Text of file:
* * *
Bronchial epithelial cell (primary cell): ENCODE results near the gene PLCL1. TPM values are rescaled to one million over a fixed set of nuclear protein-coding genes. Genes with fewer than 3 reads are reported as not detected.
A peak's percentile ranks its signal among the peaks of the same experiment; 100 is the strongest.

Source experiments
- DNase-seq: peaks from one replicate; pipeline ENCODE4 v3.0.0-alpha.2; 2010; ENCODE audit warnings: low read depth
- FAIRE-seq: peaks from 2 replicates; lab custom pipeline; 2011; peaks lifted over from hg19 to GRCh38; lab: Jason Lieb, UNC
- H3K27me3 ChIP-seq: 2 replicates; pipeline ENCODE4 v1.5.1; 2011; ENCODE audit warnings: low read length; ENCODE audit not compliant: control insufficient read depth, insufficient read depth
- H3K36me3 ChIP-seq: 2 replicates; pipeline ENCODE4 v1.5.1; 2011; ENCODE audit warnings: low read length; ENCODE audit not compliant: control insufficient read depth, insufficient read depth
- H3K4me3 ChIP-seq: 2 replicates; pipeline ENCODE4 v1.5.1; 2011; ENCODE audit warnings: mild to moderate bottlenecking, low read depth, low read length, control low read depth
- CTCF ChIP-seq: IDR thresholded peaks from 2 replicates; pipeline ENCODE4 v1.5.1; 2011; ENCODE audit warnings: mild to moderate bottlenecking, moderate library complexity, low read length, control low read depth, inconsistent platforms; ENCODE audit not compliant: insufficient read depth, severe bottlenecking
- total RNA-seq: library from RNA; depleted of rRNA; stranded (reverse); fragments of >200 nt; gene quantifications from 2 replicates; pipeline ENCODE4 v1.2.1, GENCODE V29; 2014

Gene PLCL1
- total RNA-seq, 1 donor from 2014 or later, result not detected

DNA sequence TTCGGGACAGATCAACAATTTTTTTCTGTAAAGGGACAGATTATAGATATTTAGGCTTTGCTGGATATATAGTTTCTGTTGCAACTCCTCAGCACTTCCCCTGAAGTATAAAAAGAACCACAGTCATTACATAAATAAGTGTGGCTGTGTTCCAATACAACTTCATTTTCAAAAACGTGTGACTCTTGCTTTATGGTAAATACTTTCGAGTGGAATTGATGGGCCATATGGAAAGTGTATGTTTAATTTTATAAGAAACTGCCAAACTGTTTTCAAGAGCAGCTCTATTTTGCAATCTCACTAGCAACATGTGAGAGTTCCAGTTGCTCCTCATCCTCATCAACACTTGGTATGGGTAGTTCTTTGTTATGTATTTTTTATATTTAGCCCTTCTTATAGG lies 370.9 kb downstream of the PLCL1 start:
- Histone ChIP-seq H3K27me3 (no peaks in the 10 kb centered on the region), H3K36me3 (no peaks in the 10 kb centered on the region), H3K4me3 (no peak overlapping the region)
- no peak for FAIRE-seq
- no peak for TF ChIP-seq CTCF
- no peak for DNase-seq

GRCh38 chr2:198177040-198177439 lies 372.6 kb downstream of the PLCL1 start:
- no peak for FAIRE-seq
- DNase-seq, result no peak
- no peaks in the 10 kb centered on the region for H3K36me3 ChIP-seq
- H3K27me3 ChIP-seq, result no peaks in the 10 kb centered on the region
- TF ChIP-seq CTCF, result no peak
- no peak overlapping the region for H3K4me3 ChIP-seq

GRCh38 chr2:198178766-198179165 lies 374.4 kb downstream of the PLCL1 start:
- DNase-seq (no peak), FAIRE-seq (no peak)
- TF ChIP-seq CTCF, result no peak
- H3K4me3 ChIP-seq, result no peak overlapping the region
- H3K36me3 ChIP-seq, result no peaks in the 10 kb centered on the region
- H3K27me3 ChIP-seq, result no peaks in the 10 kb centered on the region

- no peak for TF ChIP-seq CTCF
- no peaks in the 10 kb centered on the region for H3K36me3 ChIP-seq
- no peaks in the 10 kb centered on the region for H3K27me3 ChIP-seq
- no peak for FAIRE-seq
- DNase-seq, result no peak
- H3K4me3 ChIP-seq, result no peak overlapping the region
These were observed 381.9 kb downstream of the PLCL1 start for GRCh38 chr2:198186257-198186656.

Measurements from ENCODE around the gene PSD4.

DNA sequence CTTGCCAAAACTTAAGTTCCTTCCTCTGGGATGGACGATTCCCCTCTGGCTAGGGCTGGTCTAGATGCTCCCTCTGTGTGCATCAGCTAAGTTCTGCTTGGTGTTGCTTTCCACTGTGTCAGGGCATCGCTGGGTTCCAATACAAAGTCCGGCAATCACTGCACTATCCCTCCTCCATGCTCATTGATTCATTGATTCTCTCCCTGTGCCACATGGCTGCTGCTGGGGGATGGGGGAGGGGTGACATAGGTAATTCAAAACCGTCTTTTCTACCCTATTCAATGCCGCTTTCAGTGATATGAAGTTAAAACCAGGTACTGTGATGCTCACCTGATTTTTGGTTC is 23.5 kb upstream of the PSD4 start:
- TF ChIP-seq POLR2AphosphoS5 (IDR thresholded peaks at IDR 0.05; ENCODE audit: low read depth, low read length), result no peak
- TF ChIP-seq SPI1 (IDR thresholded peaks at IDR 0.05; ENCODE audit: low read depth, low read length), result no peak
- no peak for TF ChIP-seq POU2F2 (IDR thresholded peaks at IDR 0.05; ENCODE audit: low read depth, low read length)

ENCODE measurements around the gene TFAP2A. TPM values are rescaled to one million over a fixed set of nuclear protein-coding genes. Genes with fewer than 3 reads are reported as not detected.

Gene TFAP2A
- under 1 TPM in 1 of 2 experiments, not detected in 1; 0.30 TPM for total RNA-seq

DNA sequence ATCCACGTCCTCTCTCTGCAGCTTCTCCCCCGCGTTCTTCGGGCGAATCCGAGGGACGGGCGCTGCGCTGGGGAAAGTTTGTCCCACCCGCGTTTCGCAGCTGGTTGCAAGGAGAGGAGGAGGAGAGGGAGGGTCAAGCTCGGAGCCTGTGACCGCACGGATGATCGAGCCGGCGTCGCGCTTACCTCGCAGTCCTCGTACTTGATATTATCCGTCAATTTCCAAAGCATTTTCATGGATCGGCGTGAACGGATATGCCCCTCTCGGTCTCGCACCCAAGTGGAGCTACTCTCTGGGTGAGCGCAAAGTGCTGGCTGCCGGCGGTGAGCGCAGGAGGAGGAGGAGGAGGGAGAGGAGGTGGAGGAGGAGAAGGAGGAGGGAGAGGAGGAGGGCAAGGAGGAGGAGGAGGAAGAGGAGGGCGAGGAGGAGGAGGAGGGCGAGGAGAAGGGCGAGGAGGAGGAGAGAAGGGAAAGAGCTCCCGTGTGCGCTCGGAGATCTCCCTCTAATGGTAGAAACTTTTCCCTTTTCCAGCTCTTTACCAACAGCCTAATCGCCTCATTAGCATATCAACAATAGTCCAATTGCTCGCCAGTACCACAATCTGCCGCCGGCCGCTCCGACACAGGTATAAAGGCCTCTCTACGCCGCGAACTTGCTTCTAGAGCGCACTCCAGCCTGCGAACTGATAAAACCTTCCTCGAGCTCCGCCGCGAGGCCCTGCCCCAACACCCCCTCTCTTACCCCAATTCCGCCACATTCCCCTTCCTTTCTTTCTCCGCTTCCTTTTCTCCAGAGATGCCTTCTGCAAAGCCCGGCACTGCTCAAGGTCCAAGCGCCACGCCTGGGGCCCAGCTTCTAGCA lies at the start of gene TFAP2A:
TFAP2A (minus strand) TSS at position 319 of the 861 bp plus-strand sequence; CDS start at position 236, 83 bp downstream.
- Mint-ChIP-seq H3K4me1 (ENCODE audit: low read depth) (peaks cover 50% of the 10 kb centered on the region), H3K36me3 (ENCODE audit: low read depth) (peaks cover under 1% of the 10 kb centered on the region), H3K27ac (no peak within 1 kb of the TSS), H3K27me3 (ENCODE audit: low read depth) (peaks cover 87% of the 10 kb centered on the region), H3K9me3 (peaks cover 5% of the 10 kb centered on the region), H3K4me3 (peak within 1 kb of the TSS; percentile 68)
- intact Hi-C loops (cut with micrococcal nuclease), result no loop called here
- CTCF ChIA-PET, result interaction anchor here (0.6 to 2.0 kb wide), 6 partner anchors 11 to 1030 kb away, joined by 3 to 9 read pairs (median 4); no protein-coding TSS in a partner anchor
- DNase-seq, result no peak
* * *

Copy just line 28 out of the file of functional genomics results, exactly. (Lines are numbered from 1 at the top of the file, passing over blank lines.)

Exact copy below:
- H3K4me3 ChIP-seq, result no peak overlapping the region